By Jospeh Weber Pouncing on opportunities of all sorts is how $45.4 billion UnitedHealth Group (UNH) generates earnings gains topping 20% year after year. The profits -- and deals -- just keep coming, making the nation's biggest health-care benefits company, which serves 65 million Americans, a BW50 perennial. The Minnetonka (Minn.) company marked its fifth year on our list by moving up one spot into fourth place.
The health-care titan, which added 10 million customers last year, fuels its growth by providing services as varied as employee health-care insurance benefits, Medicare drug benefits to seniors under the government's Medicare Part D prescription-drug program, and discount health-care cards sold at the likes of Sam's Club (WMT).
For Dr. William W. McGuire, chief executive since 1991, the key to such gangbuster growth is a diverse portfolio. He's pushed UnitedHealth into ventures such as helping the Food & Drug Administration monitor the safety of drugs. It also teamed up with cardiology groups to study cardiac care with an eye toward putting the word out on best practices, and allied itself with the AARP to manage health-care insurance and pharmacy benefits.
DEAL HUNGRY. Recently, it linked up with Walgreen's (WAG) to offer drug benefits to seniors under Medicare's new prescription-drug program. McGuire says this will expand the company's reach so that it provides at least one product to one out of every five Americans over the age of 65.
Certainly, McGuire, who has built UnitedHealth through a string of largely winning, well-integrated acquisitions, hasn't lost his appetite for deals. In December, he gobbled up one of the biggest independent operations, PacifiCare Health Systems, in a $9.2 billion deal. That will add some $500 million in net income this year, and represents some 7 million consumers. McGuire also snapped up John Deere Health Care Inc., a health plan serving four states, and a small south Florida health plan.
REBOUND COMING?. Such deals, and internal growth, will likely drive UnitedHealth to more double-digit gains. Even if the company makes no more acquisitions, revenues will probably top $70 billion this year, a 54% gain, after climbing 21% in 2005. Earnings could rise from 2005's $3 billion to $4 billion. Little wonder that its stock rose 41% last year, to about $62, though it has since pulled back to $57.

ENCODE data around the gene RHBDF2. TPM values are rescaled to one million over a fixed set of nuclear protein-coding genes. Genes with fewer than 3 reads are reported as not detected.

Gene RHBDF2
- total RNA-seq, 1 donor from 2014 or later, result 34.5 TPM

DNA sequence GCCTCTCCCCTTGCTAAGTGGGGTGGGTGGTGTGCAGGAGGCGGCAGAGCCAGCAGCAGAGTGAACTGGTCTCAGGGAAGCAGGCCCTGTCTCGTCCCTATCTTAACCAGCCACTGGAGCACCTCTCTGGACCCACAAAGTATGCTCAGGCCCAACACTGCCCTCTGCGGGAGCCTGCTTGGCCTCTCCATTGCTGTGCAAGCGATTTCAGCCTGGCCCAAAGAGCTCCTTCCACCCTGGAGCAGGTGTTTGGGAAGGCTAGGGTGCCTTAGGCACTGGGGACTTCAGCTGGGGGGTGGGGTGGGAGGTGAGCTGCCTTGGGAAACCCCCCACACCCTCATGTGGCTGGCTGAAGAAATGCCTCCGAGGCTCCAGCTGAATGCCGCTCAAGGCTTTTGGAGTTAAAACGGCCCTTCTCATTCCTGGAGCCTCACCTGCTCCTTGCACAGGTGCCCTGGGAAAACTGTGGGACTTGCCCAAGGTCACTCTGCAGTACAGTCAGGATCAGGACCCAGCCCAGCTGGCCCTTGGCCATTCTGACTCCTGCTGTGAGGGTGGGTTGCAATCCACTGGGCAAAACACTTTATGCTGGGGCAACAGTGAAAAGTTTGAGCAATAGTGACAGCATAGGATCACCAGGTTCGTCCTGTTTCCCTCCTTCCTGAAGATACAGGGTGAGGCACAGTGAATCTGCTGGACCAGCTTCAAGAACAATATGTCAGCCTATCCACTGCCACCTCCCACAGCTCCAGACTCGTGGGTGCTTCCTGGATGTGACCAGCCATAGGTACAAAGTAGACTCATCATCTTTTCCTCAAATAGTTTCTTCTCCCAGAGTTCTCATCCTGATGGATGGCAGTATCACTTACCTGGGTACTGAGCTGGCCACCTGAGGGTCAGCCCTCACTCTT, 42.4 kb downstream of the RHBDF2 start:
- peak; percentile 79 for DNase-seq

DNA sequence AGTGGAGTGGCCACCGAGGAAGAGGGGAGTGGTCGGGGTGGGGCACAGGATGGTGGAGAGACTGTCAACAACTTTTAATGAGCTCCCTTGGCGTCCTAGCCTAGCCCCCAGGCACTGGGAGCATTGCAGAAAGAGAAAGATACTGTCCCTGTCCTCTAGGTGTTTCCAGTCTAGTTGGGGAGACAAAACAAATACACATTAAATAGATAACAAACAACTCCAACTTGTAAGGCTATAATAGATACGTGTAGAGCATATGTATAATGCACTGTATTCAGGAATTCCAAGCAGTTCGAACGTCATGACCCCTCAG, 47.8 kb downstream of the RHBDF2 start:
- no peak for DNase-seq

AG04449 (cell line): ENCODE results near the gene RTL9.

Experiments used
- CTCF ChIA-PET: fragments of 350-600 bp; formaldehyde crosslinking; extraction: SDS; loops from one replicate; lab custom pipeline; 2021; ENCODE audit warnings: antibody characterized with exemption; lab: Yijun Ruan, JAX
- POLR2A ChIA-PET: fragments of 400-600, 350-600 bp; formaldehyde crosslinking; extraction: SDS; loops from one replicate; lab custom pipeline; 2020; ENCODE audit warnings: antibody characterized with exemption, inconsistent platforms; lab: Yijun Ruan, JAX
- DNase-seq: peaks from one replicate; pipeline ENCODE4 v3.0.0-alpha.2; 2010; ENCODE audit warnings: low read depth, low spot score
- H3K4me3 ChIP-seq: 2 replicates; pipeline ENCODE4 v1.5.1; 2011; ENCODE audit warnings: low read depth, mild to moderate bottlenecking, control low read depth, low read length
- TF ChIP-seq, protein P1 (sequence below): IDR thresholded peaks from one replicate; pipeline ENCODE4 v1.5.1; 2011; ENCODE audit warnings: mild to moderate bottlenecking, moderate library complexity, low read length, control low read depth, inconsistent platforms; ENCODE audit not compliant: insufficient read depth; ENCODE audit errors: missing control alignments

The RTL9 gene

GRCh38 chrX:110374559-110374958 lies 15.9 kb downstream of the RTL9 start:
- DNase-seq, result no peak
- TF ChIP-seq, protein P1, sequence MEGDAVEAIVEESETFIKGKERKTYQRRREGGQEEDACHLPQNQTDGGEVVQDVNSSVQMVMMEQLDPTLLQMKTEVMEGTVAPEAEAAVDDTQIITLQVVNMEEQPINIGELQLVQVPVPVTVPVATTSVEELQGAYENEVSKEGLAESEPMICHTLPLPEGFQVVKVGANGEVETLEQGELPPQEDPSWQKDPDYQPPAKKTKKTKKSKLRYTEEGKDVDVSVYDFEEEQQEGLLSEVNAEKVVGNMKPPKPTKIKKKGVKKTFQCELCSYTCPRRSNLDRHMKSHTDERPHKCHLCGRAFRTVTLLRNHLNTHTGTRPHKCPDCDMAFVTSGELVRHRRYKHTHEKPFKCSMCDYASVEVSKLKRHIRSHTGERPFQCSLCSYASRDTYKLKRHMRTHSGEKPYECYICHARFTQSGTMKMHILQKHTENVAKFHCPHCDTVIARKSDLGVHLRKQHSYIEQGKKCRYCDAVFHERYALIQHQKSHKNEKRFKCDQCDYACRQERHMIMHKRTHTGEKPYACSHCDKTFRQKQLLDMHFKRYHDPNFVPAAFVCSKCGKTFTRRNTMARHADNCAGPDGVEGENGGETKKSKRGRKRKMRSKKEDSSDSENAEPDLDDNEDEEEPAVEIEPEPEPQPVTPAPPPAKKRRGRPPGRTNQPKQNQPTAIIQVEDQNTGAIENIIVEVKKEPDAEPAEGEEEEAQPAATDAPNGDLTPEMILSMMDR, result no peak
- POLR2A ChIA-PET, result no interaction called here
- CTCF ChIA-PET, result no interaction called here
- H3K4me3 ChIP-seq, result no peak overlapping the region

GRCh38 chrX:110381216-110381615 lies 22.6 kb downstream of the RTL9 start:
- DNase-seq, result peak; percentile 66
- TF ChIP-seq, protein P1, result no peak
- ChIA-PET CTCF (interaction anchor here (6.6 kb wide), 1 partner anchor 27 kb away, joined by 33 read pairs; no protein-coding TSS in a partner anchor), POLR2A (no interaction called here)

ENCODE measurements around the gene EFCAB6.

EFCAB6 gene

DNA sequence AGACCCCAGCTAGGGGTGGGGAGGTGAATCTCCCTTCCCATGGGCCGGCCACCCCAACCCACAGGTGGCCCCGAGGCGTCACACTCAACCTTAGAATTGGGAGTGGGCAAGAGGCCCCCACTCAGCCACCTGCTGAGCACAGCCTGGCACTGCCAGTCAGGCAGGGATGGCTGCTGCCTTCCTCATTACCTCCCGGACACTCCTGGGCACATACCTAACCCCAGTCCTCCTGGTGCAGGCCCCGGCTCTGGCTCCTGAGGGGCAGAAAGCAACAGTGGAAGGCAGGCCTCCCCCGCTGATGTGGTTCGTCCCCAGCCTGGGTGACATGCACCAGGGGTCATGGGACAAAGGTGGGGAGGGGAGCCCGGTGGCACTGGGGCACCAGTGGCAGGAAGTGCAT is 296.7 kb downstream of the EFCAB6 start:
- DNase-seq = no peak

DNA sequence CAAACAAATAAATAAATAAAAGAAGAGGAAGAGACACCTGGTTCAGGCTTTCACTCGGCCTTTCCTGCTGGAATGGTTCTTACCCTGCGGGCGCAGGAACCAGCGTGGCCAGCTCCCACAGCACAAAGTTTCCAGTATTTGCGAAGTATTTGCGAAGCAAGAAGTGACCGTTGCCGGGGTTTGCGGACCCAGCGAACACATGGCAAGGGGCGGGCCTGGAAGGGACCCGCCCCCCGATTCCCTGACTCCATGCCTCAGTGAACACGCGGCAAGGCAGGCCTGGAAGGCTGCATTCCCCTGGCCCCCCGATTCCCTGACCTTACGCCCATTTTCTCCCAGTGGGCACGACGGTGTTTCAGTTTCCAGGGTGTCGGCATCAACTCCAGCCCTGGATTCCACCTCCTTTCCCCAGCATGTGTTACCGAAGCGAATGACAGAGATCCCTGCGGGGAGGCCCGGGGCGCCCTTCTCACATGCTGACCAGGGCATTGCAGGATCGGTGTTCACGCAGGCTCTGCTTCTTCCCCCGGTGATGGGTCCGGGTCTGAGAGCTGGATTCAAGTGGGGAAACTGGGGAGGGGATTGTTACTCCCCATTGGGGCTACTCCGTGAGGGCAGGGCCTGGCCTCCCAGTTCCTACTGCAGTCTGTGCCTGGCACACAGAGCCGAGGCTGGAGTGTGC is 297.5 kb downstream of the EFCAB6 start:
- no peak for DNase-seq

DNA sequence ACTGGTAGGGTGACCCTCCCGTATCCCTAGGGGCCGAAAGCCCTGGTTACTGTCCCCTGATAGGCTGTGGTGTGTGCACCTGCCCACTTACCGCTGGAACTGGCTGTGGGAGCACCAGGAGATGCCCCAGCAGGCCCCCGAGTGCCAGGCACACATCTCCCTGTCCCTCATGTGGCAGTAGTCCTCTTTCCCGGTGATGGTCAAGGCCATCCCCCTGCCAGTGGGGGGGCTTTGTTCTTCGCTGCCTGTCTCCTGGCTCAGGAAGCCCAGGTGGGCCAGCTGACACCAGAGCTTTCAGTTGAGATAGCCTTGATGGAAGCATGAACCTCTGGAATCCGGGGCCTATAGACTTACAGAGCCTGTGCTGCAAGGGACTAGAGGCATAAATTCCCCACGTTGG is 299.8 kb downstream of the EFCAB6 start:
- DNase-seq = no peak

"They'll continue to make good money," says Standard & Poor's analyst Phillip M. Seligman, who anticipates a rebound in the stock from "a flight to quality" among investors in health care stocks.
McGuire's diversification arises out of necessity. The company's biggest, but least profitable, engine is its health-care services arm. The operation, which provides employer-paid health-care across the country and services to state Medicaid programs and the elderly, accounted for over $39 billion in revenue last year, but sports an operating margin of just 9.5%.
GOOD STRATEGY. UnitedHealth's smaller units, such as Ingenix Inc., which helps the FDA analyze drug performance data, boast margins topping 20%. Such fast-growing areas account for more than $6 billion in revenues, and some $1.5 billion in pretax earnings. That's why McGuire is eager to expand into lucrative niches like discount health-care cards, which are a way to tap into the uninsured market, while adding services for existing members.
Some analysts fret that revenue gains for employer-based health-care could slow as costs are shifted onto employees. That's partly why UnitedHealth's stock price, about $57, has slipped about 12% from recent highs in a sharper pullback than that of peers. If gains do slow, McGuire may benefit from his push into the new Medicare Part D program, which he says could deliver as many as 6 million new members. That would make UnitedHealth the program's biggest player.
The potential downside to such success? The government could cut benefits. But focusing on the elderly is a good bet. With the AARP as a key partner, aging could prove unusually enjoyable for the 57-year-old McGuire -- at least on the balance sheet. Weber is BusinessWeek's chief of correspondents